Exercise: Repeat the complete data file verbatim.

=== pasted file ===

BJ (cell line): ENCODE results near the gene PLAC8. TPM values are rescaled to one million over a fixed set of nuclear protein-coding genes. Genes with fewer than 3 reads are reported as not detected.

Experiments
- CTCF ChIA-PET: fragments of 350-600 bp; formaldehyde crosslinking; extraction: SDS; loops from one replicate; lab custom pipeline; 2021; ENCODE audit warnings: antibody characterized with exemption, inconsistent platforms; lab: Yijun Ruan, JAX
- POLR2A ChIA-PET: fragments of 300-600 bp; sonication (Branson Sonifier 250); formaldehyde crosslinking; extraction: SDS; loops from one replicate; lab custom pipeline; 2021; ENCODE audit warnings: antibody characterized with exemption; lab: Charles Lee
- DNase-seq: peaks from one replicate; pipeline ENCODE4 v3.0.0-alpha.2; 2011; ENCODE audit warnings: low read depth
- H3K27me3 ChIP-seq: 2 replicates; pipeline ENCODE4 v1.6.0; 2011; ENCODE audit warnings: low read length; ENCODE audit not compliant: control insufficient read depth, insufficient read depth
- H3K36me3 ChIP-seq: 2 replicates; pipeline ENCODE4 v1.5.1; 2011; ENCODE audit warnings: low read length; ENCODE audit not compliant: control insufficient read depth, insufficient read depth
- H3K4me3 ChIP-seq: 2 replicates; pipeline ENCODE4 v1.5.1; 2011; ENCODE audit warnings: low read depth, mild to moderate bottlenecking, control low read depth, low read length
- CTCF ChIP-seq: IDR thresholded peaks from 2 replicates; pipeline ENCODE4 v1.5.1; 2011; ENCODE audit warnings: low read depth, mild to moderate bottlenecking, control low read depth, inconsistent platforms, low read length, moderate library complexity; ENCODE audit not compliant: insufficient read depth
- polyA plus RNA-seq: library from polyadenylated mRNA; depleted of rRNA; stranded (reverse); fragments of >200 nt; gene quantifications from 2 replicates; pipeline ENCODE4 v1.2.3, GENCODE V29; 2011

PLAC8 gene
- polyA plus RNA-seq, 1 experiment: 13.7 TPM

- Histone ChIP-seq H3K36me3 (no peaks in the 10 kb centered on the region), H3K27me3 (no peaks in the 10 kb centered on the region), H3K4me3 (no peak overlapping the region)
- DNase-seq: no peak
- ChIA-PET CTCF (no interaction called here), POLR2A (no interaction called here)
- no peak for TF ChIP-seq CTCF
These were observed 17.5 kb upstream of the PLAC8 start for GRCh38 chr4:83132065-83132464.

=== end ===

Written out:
BJ (cell line): ENCODE results near the gene PLAC8. TPM values are rescaled to one million over a fixed set of nuclear protein-coding genes. Genes with fewer than 3 reads are reported as not detected.

Experiments
- CTCF ChIA-PET: fragments of 350-600 bp; formaldehyde crosslinking; extraction: SDS; loops from one replicate; lab custom pipeline; 2021; ENCODE audit warnings: antibody characterized with exemption, inconsistent platforms; lab: Yijun Ruan, JAX
- POLR2A ChIA-PET: fragments of 300-600 bp; sonication (Branson Sonifier 250); formaldehyde crosslinking; extraction: SDS; loops from one replicate; lab custom pipeline; 2021; ENCODE audit warnings: antibody characterized with exemption; lab: Charles Lee
- DNase-seq: peaks from one replicate; pipeline ENCODE4 v3.0.0-alpha.2; 2011; ENCODE audit warnings: low read depth
- H3K27me3 ChIP-seq: 2 replicates; pipeline ENCODE4 v1.6.0; 2011; ENCODE audit warnings: low read length; ENCODE audit not compliant: control insufficient read depth, insufficient read depth
- H3K36me3 ChIP-seq: 2 replicates; pipeline ENCODE4 v1.5.1; 2011; ENCODE audit warnings: low read length; ENCODE audit not compliant: control insufficient read depth, insufficient read depth
- H3K4me3 ChIP-seq: 2 replicates; pipeline ENCODE4 v1.5.1; 2011; ENCODE audit warnings: low read depth, mild to moderate bottlenecking, control low read depth, low read length
- CTCF ChIP-seq: IDR thresholded peaks from 2 replicates; pipeline ENCODE4 v1.5.1; 2011; ENCODE audit warnings: low read depth, mild to moderate bottlenecking, control low read depth, inconsistent platforms, low read length, moderate library complexity; ENCODE audit not compliant: insufficient read depth
- polyA plus RNA-seq: library from polyadenylated mRNA; depleted of rRNA; stranded (reverse); fragments of >200 nt; gene quantifications from 2 replicates; pipeline ENCODE4 v1.2.3, GENCODE V29; 2011

PLAC8 gene
- polyA plus RNA-seq, 1 experiment: 13.7 TPM

- Histone ChIP-seq H3K36me3 (no peaks in the 10 kb centered on the region), H3K27me3 (no peaks in the 10 kb centered on the region), H3K4me3 (no peak overlapping the region)
- DNase-seq: no peak
- ChIA-PET CTCF (no interaction called here), POLR2A (no interaction called here)
- no peak for TF ChIP-seq CTCF
These were observed 17.5 kb upstream of the PLAC8 start for GRCh38 chr4:83132065-83132464.